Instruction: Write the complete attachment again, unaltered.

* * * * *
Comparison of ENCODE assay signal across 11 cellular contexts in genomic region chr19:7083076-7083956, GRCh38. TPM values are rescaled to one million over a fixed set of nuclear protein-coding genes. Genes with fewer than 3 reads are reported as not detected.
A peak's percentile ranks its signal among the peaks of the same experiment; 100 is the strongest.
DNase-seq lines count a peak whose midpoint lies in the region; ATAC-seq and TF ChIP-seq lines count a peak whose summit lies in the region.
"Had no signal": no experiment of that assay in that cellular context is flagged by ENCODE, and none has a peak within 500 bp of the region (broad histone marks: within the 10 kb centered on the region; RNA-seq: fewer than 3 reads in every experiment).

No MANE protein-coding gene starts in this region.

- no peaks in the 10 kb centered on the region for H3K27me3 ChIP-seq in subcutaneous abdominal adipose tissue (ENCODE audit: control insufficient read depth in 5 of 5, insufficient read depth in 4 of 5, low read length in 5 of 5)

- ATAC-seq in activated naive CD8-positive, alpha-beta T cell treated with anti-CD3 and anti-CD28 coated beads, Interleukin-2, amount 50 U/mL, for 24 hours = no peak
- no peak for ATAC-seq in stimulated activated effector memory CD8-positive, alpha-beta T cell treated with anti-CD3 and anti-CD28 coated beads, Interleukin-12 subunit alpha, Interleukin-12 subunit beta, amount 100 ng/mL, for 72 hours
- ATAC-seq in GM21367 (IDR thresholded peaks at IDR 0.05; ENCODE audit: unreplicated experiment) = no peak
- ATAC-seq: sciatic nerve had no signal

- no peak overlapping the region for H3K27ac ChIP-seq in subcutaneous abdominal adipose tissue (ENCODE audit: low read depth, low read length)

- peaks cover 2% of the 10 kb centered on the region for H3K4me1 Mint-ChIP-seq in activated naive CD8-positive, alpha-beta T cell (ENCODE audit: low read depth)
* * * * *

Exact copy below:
Comparison of ENCODE assay signal across 11 cellular contexts in genomic region chr19:7083076-7083956, GRCh38. TPM values are rescaled to one million over a fixed set of nuclear protein-coding genes. Genes with fewer than 3 reads are reported as not detected.
A peak's percentile ranks its signal among the peaks of the same experiment; 100 is the strongest.
DNase-seq lines count a peak whose midpoint lies in the region; ATAC-seq and TF ChIP-seq lines count a peak whose summit lies in the region.
"Had no signal": no experiment of that assay in that cellular context is flagged by ENCODE, and none has a peak within 500 bp of the region (broad histone marks: within the 10 kb centered on the region; RNA-seq: fewer than 3 reads in every experiment).

No MANE protein-coding gene starts in this region.

- no peaks in the 10 kb centered on the region for H3K27me3 ChIP-seq in subcutaneous abdominal adipose tissue (ENCODE audit: control insufficient read depth in 5 of 5, insufficient read depth in 4 of 5, low read length in 5 of 5)

- ATAC-seq in activated naive CD8-positive, alpha-beta T cell treated with anti-CD3 and anti-CD28 coated beads, Interleukin-2, amount 50 U/mL, for 24 hours = no peak
- no peak for ATAC-seq in stimulated activated effector memory CD8-positive, alpha-beta T cell treated with anti-CD3 and anti-CD28 coated beads, Interleukin-12 subunit alpha, Interleukin-12 subunit beta, amount 100 ng/mL, for 72 hours
- ATAC-seq in GM21367 (IDR thresholded peaks at IDR 0.05; ENCODE audit: unreplicated experiment) = no peak
- ATAC-seq: sciatic nerve had no signal

- no peak overlapping the region for H3K27ac ChIP-seq in subcutaneous abdominal adipose tissue (ENCODE audit: low read depth, low read length)

- peaks cover 2% of the 10 kb centered on the region for H3K4me1 Mint-ChIP-seq in activated naive CD8-positive, alpha-beta T cell (ENCODE audit: low read depth)